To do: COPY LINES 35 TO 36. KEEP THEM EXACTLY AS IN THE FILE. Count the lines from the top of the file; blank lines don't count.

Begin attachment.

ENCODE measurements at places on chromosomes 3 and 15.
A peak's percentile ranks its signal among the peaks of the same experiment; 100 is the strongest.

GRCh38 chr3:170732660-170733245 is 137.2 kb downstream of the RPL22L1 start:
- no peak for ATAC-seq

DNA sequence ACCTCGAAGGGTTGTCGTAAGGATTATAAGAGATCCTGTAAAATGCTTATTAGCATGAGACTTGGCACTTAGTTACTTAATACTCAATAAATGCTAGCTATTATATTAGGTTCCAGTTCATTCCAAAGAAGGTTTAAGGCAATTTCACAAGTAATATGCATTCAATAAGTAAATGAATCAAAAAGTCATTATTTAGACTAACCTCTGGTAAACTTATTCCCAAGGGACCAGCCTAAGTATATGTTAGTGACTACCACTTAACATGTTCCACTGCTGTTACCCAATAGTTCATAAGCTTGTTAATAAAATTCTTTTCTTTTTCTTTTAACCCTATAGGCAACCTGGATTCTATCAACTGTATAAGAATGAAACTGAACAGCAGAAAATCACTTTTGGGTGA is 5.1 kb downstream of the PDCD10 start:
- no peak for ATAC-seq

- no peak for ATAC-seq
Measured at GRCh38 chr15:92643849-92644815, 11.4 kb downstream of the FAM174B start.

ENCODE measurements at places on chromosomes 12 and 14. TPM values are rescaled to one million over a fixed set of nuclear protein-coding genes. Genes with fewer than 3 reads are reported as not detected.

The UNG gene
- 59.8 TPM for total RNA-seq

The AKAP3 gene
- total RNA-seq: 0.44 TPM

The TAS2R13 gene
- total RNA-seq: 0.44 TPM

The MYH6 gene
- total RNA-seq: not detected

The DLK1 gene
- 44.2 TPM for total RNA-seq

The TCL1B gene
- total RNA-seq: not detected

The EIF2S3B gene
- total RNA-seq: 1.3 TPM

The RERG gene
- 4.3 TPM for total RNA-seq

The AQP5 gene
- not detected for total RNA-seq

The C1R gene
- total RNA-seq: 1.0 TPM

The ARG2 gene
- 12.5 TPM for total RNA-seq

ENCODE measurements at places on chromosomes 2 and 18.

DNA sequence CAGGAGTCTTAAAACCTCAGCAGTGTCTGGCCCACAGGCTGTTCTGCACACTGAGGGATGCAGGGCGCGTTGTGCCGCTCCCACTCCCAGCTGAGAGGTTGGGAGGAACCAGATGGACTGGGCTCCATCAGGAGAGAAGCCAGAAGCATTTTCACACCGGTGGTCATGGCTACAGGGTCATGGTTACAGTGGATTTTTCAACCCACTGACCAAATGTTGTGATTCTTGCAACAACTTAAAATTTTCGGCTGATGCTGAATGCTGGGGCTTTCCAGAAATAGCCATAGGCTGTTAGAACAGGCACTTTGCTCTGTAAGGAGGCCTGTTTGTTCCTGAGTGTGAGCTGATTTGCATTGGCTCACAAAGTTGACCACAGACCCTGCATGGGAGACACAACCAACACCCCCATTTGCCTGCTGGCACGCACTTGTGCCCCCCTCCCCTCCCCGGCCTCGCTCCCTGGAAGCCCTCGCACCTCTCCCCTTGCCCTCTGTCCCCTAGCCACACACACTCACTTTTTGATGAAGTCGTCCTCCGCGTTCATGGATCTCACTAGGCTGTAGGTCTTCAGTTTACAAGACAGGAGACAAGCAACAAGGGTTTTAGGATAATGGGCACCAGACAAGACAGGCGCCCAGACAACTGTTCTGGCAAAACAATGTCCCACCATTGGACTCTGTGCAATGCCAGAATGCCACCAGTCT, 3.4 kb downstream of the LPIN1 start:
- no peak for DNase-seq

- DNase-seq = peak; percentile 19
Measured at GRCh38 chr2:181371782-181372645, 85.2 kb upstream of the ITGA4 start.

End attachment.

- DNase-seq = peak; percentile 19
Measured at GRCh38 chr2:181371782-181372645, 85.2 kb upstream of the ITGA4 start.